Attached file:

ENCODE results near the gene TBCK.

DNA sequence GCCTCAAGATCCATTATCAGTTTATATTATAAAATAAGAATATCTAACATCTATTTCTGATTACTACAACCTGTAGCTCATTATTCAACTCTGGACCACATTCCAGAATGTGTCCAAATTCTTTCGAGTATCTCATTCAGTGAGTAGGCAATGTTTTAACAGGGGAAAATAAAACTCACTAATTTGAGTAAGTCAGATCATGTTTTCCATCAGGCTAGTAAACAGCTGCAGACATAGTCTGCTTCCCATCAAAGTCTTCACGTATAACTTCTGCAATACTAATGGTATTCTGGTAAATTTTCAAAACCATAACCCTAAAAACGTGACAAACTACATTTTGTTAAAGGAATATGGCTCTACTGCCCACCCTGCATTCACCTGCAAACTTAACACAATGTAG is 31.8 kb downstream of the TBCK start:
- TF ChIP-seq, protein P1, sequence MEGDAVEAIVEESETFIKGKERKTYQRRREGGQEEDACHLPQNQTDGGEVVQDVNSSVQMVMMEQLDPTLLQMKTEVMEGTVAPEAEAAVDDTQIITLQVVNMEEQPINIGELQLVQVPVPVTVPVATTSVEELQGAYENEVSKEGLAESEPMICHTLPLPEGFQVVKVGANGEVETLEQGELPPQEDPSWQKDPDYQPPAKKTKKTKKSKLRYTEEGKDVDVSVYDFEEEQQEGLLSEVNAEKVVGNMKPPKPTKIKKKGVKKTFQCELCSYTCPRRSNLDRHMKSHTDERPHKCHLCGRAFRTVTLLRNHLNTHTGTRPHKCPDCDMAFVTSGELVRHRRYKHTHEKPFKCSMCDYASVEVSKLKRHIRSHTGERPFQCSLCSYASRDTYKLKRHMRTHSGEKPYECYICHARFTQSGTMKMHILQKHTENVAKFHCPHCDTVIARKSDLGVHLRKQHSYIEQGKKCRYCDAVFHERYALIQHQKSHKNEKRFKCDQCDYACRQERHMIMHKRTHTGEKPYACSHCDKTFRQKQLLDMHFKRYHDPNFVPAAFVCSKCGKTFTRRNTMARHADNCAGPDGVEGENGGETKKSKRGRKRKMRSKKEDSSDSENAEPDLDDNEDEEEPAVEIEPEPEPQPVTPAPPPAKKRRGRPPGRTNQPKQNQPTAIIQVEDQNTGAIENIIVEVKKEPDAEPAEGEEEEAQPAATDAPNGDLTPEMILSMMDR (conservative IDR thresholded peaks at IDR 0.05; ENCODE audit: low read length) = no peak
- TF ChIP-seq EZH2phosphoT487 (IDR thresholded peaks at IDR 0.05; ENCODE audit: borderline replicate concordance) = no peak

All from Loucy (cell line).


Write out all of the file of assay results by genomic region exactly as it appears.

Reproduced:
ENCODE results near the gene TBCK.

DNA sequence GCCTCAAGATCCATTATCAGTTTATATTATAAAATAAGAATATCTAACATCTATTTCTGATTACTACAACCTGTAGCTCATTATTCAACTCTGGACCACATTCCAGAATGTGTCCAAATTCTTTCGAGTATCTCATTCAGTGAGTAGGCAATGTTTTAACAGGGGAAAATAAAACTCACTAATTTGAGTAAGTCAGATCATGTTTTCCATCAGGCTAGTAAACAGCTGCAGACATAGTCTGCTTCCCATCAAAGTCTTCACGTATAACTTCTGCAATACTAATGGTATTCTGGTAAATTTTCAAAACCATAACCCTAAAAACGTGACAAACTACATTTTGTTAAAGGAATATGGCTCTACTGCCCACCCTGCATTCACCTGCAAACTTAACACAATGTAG is 31.8 kb downstream of the TBCK start:
- TF ChIP-seq, protein P1, sequence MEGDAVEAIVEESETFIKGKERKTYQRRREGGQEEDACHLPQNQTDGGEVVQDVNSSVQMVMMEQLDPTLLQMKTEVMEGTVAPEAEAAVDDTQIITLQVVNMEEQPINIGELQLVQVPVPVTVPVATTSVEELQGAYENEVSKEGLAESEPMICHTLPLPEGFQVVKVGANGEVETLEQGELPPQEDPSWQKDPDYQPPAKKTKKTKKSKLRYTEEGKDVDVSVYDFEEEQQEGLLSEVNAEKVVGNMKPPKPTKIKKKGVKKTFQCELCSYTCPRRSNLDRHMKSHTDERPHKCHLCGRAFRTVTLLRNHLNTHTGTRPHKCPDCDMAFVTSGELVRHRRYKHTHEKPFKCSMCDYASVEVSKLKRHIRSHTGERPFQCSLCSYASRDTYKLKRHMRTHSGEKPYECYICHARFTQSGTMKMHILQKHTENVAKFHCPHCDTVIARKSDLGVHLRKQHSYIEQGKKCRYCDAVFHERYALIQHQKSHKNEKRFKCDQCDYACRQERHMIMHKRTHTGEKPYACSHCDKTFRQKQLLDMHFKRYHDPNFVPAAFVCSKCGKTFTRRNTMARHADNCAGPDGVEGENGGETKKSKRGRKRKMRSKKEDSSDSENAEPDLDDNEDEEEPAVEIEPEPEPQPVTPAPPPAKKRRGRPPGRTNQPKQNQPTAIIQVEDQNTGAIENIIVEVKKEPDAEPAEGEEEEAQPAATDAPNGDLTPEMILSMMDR (conservative IDR thresholded peaks at IDR 0.05; ENCODE audit: low read length) = no peak
- TF ChIP-seq EZH2phosphoT487 (IDR thresholded peaks at IDR 0.05; ENCODE audit: borderline replicate concordance) = no peak

All from Loucy (cell line).